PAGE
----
Hilaree Nelson. For nearly two weeks, it’s been a name I can’t seem to get out of my head and a name that I keep coming back to. And for a good reason.
From a recent article in Outside Magazine: “Hilaree had a distinctive sense of wanderlust that propelled her through more than 40 expeditions to 16 countries. Along the way, she explored some of the tallest mountains on the planet, often carrying her skis along with her for the ride down. In 2012, she became the first woman to summit two 8,000-meter peaks, Mount Everest and Lhotse, in a single 24-hour push. Six years later, Nelson returned to Lhotse to become the first to ski from its summit.”
Not unlike Joan Merriam Smith, she was an unassuming, fearless, female adventurer. Only instead of flying planes, she took on mountains. Weighed calculated risks. She persisted and persevered through setbacks and letdowns. Guided by a deep passion, she lived her life unapologetically, accomplishing the seemingly impossible, never giving up, and serving as a beacon to others … all the while raising two boys.
On September 26th, 2022, after summiting the world’s 8th highest mountain known as Manaslu in the country of Nepal, Hilaree and her partner Jim Morrison began their descent when she triggered an avalanche, sweeping her off the side of the mountain. For those unfamiliar with the news, below follows a brief recap from the headlines:
- Hilaree Nelson: US mountaineer missing after ‘skiing into crevasse’ (BBC)
- Hilaree Nelson, 49, a Top Ski Mountaineer, Is Dead in Avalanche (New York Times)
- Jim Morrison on seeing partner Hilaree Nelson fall to her death: ‘I did everything I could to locate her’ (El Pais)
- Hilaree Nelson, famed U.S extreme skier, gets traditional Nepalese funeral (Washington Times)
Shortly after the incident, Jim wrote on Instagram:
“‘On September 26th at 10:42 am, we reached the true summit of Manaslu in tough conditions,’ he said. ‘We quickly transitioned from climbing to skiing in cold and wind with a plan to ski around the corner and regroup with our Sherpa team. I skied first, and after a few turns, Hilaree followed and started a small avalanche. She was swept off her feet and carried down a narrow snow slope down the south side (opposite from climbing route) … I did everything I could to locate her but was unable to go down the face as I hoped to find her alive and live my life with her.'”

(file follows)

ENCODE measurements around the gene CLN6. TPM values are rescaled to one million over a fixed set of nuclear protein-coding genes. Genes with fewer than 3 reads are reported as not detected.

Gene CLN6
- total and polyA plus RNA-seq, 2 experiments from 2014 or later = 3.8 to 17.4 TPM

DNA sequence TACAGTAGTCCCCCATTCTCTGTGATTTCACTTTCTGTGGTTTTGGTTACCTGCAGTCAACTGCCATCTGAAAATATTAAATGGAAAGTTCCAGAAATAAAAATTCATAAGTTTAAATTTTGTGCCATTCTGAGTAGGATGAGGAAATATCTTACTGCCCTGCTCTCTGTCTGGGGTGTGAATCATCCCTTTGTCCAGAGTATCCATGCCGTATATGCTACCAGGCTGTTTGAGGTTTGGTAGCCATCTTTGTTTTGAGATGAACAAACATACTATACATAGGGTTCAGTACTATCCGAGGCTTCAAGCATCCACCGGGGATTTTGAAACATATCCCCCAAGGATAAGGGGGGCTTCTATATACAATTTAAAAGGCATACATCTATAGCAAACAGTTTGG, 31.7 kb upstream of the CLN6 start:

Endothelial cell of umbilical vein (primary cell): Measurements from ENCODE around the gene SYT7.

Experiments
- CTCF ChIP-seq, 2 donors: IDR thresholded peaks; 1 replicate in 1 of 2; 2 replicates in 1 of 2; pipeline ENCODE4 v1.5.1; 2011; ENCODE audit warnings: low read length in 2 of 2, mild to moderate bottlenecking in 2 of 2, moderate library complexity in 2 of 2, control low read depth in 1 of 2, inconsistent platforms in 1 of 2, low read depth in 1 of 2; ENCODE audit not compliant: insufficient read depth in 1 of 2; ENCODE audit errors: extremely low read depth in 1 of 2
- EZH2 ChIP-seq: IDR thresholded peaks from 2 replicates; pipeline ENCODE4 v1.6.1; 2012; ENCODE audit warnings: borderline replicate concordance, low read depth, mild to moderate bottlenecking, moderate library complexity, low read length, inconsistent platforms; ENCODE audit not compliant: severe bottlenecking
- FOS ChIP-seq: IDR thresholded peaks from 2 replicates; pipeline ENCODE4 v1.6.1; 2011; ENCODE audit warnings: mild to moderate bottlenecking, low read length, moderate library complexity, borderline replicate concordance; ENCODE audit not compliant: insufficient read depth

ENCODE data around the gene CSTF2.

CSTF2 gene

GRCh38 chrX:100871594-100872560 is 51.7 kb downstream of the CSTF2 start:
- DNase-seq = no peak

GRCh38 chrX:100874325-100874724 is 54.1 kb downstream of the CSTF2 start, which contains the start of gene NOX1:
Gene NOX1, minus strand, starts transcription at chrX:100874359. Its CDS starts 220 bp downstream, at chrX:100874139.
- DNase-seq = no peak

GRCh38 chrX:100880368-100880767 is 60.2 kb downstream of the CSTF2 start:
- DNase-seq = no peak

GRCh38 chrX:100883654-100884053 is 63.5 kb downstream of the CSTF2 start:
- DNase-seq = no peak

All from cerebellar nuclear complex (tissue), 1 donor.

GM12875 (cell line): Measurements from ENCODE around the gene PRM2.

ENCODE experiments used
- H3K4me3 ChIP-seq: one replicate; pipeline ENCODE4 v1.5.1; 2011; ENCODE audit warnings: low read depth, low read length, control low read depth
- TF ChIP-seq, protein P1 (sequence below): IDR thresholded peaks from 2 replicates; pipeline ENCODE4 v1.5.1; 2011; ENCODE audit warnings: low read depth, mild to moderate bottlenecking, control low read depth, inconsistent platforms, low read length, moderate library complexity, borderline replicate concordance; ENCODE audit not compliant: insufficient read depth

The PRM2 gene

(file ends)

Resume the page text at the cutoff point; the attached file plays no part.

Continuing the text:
Of course, while learning about this news, I couldn’t help but think of Joan Merriam Smith, who also died unexpectedly and tragically, and far too young, while also doing something she loved and lived for.
While I didn’t know Hilaree, I did have correspondence with her regarding a TEDx talk. While I didn’t follow her closely, I was aware of the things she was accomplishing through both social and traditional media. And while I don’t know Jim, I did know his wife and children, who also died tragically in 2011. (An excellent backstory about Jim and Hilaree from a February 2020 article of Sports Illustrated is here.) Needless to say, I was SO inspired by Hilaree’s example, which makes it all the more difficult to acknowledge that she is now gone.
With the vast outpouring of support and sentiments being shared across the web, it’s evident that that impact of her loss is being felt far and wide. In the spirit of women adventurers that we’ve lost way too soon, below is one of the best tributes I’ve seen. The first few minutes involve a recap from fellow endurance athlete Rich Roll, followed by the re-release of an interview she gave about her life, accomplishments and reflections in her very own words.
For me one thing is certain: while her loss is an utter tragedy for her children, her partner Jim, and her family (not to mention women in general and the world at large), she lived her life to the fullest and will continue to serve as an example of greatness for generations to come.